Growing to 75 cm (30 in) tall by 30 cm (12 in) broad, it is a rhizomatous herbaceous perennial with pendent leaves which are hairy on the undersides. It blooms in mid- to late spring, producing large yellow, solitary or paired, bell-shaped, pendent flowers. The top parts of the plant tend to bend downward due to the weight of the leaves and flowers. The light green stems are round, glabrous, and glaucous and the leaves are perfoliate since the stem appears to come through the leaves at the base. In late summer three capsuled ovaries split open releasing seeds that have attached food bodies called (elaiosome) which are attractive to ants that collect and redistribution the seeds.
This plant differs from Uvularia sessilifolia in that the leaves of the latter grow from the stem and its flowers are smaller. U. grandiflora also differs from Uvularia perfoliata, which occurs in eastern North America. The latter has similar large perfoliate leaves, but the flowers have orange-colored bumps on the petals.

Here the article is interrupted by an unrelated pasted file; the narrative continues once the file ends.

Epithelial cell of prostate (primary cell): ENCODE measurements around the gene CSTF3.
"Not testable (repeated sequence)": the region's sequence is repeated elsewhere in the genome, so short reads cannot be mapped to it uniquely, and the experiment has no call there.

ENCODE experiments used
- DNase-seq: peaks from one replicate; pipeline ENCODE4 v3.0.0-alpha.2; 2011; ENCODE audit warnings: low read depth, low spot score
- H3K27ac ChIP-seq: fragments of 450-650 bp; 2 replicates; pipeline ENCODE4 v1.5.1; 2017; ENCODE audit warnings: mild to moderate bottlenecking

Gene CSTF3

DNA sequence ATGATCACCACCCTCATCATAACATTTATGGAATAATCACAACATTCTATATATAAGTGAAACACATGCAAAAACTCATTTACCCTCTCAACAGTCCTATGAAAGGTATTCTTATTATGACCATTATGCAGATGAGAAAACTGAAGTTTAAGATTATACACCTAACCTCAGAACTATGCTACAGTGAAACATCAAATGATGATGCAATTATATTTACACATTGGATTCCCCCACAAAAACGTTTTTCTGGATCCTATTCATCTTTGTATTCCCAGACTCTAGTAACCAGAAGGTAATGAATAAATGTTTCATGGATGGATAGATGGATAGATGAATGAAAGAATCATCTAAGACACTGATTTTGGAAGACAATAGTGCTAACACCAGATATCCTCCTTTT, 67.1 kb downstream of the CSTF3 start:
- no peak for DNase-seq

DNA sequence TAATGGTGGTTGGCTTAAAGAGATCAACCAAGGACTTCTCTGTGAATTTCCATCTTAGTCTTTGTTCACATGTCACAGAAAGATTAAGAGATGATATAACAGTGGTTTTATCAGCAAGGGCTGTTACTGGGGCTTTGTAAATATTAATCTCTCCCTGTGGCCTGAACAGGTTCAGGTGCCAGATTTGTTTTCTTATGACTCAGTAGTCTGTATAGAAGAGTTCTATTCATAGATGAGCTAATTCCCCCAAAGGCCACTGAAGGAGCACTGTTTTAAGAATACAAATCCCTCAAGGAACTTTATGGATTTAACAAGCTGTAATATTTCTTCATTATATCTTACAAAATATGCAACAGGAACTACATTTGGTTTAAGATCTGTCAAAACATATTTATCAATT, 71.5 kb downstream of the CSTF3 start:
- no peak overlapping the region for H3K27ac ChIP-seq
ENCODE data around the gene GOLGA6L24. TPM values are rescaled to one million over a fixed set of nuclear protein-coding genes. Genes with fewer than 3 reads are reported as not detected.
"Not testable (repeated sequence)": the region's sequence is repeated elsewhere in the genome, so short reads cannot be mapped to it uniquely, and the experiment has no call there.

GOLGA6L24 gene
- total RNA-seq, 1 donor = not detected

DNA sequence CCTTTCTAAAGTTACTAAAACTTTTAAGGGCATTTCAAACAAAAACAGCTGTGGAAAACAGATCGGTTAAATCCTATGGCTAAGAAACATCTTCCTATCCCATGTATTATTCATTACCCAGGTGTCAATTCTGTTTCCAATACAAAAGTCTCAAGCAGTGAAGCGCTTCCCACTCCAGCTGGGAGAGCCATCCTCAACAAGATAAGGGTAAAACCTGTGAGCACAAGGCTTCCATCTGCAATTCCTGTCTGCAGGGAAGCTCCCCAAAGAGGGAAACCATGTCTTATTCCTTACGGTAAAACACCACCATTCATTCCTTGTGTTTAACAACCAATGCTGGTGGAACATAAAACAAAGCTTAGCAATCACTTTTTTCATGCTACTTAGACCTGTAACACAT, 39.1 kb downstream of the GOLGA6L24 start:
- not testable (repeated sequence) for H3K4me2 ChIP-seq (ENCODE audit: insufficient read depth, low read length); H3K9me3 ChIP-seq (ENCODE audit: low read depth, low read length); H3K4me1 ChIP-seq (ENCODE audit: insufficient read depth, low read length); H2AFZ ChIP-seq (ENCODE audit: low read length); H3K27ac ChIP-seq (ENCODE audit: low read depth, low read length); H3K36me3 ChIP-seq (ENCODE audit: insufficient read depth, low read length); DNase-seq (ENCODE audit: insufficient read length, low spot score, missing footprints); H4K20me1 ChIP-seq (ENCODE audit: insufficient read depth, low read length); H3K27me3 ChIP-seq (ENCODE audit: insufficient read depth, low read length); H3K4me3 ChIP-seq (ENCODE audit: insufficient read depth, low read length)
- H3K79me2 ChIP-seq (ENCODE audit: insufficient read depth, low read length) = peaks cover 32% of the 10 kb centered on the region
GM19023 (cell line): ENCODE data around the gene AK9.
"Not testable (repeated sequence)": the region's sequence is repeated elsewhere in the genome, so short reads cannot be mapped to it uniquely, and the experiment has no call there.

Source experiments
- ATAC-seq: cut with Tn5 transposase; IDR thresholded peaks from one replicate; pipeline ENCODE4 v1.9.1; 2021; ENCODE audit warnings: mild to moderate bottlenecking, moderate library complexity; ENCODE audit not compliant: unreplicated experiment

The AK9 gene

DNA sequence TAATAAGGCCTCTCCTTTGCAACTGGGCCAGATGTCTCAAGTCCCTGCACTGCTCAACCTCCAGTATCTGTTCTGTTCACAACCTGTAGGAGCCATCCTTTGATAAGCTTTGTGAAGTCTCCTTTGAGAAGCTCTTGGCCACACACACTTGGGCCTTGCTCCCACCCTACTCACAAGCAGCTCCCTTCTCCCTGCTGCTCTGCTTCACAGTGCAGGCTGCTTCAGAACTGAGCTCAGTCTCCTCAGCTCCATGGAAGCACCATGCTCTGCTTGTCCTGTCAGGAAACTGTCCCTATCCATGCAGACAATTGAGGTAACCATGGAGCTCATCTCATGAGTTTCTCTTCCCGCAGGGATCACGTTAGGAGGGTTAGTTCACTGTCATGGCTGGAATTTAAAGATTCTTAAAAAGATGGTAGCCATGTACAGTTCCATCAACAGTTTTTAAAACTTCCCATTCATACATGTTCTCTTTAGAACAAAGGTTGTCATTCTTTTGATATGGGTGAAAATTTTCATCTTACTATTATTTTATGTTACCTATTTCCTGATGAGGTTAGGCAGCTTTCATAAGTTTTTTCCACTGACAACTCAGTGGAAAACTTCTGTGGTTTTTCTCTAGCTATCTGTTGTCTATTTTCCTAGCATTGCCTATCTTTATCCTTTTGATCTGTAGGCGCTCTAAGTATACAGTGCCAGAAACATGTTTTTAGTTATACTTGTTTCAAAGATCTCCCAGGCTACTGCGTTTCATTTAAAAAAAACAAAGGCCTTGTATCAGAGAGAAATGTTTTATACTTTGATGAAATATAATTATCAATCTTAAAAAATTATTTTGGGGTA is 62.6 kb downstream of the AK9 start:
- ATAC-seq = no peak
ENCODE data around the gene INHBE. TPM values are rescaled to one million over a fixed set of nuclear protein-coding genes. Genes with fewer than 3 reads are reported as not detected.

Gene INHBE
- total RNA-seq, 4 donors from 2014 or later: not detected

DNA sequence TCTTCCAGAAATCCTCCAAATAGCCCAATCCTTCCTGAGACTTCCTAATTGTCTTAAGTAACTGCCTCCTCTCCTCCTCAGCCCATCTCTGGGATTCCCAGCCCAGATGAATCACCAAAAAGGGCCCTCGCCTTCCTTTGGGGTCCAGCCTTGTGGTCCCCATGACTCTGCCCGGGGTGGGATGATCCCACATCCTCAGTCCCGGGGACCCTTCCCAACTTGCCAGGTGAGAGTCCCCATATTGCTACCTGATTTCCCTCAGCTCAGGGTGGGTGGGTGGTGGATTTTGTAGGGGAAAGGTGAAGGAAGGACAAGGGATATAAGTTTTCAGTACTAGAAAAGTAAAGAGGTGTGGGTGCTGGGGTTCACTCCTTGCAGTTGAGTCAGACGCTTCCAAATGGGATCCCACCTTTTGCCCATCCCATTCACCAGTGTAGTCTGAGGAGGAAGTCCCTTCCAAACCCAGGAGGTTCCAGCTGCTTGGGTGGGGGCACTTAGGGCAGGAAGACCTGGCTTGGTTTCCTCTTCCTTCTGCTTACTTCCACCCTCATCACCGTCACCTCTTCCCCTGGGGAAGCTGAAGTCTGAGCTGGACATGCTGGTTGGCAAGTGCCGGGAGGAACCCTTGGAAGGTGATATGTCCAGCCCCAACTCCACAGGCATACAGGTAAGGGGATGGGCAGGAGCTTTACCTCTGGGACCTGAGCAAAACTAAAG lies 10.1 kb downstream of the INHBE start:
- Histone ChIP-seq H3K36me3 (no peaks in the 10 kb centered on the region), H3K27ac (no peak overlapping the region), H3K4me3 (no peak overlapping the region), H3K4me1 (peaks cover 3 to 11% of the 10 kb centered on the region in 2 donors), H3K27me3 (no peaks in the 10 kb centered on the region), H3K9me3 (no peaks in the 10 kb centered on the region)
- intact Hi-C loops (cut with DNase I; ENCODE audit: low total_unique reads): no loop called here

The native range of Uvularia grandiflora extends from the Appalachians west to the Dakotas, Kansas and Oklahoma, from Louisiana and Georgia in the South to Manitoba, Ontario and Quebec in Canada. So, it is widespread across the eastern mountains, the Great Lakes and the Mississippi Valley. There are also isolated populations along Chesapeake Bay in Maryland.
Uvularia grandiflora is a woodland species found in open shade in rich moist woods with calcareous to neutral soils.
Conservation status in the United States
The Menominee use this plant for swellings. The Ojibwa are documented to use the root for pain in the solar plexus, which may refer to pleurisy. The Potawatomi mix an infusion of the root mixed with lard and use it as salve to massage sore muscles and tendons.
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- Bourne, Val. "Merrybells". Daily Telegraph. Retrieved 4 May 2013.
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